Browse Names

This is a list of names in which the gender is masculine; and the usage is Theology.
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ADONAI   m   Theology
Means "my lord" in Hebrew. This was the title used to refer to the God of the Israelites, Yahweh, whose name was forbidden to be spoken.
ALLAH   m   Theology
Derived from Arabic الإله (al-ilah) meaning "the deity". It is primarily used to refer to the Islamic God, though it was originally used by pre-Islamic Arabs, and is sometimes used by Arabic-speaking Christians and Jews.
CHRIST   m   Theology
Modern English form of CHRISTOS.
CHRISTOS   m   Theology, Greek
From Greek Χριστος (Christos) meaning "anointed", derived from χριω (chrio) meaning "to anoint". This was a name applied to Jesus by early Greek-speaking Christians. It is a translation of the Hebrew word מָשִׁיחַ (mashiyach), commonly spelled in English messiah, which also means "anointed".... [more]
JEHOVAH   m   Theology
Form of YAHWEH used in older translations of the Bible, produced by blending the letters of the tetragrammaton with the vowels from ADONAI.
JESUS   m   Theology, Biblical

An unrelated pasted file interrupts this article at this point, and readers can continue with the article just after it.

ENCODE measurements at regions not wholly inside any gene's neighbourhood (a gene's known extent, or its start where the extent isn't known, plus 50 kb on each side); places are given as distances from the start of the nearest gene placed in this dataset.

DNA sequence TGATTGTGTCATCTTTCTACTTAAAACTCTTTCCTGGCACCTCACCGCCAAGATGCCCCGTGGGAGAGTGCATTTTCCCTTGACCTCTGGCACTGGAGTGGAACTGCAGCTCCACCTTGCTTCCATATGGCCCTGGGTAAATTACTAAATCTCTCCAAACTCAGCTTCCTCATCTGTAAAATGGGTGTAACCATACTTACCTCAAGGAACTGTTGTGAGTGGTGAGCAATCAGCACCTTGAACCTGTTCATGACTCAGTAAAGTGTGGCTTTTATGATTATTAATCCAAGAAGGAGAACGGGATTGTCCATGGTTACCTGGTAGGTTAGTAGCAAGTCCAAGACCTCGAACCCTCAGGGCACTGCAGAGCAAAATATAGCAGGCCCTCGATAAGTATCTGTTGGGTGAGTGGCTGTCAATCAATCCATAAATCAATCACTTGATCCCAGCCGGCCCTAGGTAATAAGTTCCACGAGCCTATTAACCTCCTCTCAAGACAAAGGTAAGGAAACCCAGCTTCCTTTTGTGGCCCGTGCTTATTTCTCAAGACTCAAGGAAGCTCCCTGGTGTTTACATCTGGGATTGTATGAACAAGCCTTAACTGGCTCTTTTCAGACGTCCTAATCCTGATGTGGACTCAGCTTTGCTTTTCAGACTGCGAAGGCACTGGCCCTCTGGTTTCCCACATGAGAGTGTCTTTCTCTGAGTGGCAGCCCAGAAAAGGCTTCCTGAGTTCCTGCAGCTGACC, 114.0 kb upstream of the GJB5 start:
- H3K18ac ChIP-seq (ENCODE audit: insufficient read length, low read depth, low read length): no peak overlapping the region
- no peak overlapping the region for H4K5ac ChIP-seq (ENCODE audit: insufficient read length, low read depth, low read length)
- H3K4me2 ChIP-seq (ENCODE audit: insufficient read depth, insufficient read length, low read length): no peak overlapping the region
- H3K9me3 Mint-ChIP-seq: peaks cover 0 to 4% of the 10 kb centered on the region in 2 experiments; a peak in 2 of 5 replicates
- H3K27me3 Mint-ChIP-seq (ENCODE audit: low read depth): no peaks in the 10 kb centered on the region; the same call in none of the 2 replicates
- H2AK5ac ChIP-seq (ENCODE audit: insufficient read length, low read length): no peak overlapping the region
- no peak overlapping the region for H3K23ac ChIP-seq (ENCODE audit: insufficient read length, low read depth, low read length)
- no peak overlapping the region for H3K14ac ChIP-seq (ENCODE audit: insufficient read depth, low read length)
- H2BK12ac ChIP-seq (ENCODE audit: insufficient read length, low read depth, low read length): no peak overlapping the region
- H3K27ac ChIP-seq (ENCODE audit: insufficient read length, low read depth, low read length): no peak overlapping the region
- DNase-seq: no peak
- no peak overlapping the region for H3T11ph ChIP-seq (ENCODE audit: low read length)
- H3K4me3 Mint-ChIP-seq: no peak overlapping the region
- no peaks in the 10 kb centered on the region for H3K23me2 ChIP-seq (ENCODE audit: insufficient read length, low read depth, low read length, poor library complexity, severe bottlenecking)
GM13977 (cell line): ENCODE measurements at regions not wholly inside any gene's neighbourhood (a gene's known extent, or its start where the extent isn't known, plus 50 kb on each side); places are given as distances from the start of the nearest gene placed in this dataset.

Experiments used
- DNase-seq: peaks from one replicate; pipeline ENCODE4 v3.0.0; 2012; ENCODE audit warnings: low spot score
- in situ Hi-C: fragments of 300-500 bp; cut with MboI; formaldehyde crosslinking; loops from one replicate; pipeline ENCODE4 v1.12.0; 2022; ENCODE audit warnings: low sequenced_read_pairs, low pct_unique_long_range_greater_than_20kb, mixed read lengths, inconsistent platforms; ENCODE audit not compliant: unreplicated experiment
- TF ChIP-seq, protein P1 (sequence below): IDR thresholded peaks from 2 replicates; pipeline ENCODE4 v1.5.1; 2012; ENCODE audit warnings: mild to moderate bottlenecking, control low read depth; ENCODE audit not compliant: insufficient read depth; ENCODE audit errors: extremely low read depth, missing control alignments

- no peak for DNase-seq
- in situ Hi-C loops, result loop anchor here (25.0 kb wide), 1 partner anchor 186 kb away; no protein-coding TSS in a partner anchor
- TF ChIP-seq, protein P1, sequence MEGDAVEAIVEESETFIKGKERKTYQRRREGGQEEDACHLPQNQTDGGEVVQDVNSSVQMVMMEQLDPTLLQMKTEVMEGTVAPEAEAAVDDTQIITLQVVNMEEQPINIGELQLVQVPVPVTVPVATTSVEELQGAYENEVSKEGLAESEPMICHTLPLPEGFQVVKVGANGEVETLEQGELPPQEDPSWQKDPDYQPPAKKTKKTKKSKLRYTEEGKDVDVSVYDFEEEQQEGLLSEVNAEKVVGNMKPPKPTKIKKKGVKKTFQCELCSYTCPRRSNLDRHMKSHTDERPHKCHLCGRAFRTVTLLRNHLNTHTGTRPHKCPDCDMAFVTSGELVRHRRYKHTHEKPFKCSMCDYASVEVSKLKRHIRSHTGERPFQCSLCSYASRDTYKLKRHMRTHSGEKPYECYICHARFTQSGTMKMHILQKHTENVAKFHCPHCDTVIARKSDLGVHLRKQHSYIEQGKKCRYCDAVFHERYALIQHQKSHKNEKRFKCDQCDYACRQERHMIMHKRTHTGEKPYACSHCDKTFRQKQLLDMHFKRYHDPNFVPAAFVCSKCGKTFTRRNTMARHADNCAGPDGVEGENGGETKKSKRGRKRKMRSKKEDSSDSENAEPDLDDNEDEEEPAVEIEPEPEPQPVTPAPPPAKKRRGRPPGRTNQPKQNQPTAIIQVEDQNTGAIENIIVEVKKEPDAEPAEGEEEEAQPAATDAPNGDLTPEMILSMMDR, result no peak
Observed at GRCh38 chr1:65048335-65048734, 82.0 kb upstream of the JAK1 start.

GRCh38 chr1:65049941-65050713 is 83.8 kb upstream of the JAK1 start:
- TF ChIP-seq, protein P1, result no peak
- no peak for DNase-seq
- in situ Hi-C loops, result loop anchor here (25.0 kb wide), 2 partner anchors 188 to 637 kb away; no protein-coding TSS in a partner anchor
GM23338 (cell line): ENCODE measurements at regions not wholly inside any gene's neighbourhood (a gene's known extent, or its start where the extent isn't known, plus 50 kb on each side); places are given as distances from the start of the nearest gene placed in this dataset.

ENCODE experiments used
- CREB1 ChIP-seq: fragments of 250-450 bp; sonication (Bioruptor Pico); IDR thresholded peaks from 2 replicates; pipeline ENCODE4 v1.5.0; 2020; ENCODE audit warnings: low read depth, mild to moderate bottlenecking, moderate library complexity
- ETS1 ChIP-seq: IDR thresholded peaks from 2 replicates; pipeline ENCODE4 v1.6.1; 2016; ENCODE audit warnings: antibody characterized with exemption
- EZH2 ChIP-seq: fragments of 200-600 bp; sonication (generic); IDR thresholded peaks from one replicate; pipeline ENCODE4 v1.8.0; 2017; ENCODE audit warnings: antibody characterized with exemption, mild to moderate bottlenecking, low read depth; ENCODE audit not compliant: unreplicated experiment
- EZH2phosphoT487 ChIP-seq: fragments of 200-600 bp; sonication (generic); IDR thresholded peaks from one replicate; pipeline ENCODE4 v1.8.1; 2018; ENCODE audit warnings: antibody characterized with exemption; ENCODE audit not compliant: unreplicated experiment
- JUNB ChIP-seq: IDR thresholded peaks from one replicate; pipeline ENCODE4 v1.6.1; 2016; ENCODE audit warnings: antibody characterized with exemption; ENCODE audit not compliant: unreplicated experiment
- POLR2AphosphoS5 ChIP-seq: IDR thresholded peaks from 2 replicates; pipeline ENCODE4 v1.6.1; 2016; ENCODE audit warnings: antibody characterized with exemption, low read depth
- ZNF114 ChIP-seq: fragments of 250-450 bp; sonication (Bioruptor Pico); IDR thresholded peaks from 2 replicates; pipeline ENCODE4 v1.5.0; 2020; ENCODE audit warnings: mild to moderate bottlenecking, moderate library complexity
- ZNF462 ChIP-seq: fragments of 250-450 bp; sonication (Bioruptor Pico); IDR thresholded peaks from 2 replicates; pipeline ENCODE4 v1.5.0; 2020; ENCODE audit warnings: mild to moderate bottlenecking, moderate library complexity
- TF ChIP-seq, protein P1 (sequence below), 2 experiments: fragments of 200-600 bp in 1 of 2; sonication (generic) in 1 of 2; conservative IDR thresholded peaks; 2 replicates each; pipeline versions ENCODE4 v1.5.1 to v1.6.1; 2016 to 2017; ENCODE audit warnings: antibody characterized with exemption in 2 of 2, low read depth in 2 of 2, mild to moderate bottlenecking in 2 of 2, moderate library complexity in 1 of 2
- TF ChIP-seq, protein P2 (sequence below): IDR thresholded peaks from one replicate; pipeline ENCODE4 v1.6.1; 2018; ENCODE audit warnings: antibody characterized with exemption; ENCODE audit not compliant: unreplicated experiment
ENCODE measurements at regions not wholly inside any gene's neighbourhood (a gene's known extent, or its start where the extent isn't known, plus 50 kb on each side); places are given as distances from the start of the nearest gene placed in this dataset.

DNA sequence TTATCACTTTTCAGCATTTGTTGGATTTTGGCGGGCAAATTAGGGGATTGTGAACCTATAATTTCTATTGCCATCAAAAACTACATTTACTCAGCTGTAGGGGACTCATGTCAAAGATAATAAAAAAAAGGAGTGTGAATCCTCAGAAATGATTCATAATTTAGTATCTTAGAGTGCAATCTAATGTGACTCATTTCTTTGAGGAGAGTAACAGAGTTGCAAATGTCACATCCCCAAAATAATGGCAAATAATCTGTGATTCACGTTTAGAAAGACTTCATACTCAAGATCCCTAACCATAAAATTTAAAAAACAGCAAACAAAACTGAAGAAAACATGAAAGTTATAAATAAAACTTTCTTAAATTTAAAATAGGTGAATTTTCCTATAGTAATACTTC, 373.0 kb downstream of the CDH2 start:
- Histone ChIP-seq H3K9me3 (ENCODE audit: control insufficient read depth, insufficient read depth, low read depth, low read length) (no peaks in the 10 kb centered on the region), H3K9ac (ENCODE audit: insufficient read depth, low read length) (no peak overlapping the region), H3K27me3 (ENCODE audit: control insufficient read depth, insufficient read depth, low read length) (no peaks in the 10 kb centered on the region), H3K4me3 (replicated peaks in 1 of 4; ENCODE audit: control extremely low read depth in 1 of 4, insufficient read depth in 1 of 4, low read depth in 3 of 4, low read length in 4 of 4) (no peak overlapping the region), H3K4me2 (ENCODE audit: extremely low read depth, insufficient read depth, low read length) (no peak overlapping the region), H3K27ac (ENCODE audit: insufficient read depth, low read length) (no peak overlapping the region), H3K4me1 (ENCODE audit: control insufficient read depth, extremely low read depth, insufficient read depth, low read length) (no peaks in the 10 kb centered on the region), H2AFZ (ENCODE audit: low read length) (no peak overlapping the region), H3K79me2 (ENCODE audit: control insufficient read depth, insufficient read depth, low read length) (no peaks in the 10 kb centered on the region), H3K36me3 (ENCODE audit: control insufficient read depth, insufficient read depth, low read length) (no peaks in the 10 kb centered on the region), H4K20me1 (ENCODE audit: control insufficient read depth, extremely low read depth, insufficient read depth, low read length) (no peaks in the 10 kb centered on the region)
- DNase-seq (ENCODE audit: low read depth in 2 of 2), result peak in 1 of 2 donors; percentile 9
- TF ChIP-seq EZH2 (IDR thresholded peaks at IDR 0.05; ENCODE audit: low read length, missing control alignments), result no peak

English form of Ιησους (Iesous), which was the Greek form of the Aramaic name יֵשׁוּעַ (Yeshu'a). Yeshu'a is itself a contracted form of Yehoshu'a (see JOSHUA). Yeshua ben Yoseph, better known as Jesus Christ, was the central figure of the New Testament and the source of the Christian religion. The four gospels state that he was the son of God and the Virgin Mary who fulfilled the Old Testament prophecies of the Messiah. He preached for three years before being crucified in Jerusalem.
SATAN   m   Theology, Biblical, Biblical Hebrew
Derived from Hebrew שָׂטָן (satan) meaning "adversary". This is the Hebrew name of the enemy of the Judeo-Christian god. In the New Testament he is also known by the title Devil (Diabolos in Greek).
YAHVEH   m   Theology
Variant of YAHWEH.
YAHWEH   m   Theology
A name of the Hebrew God, represented in Hebrew by the tetragrammaton ("four letters") יהוה (Yod Heh Vav Heh), which was transliterated into Roman script as Y H W H. Because it was considered blasphemous to utter the name of God, it was only written and never spoken, which resulted in the original pronunciation becoming lost. The name may have originally been derived from the old Semitic root הוה (hawah) meaning "to be" or "to become".
YEHOWAH   m   Theology
Variant spelling of YAHWEH.
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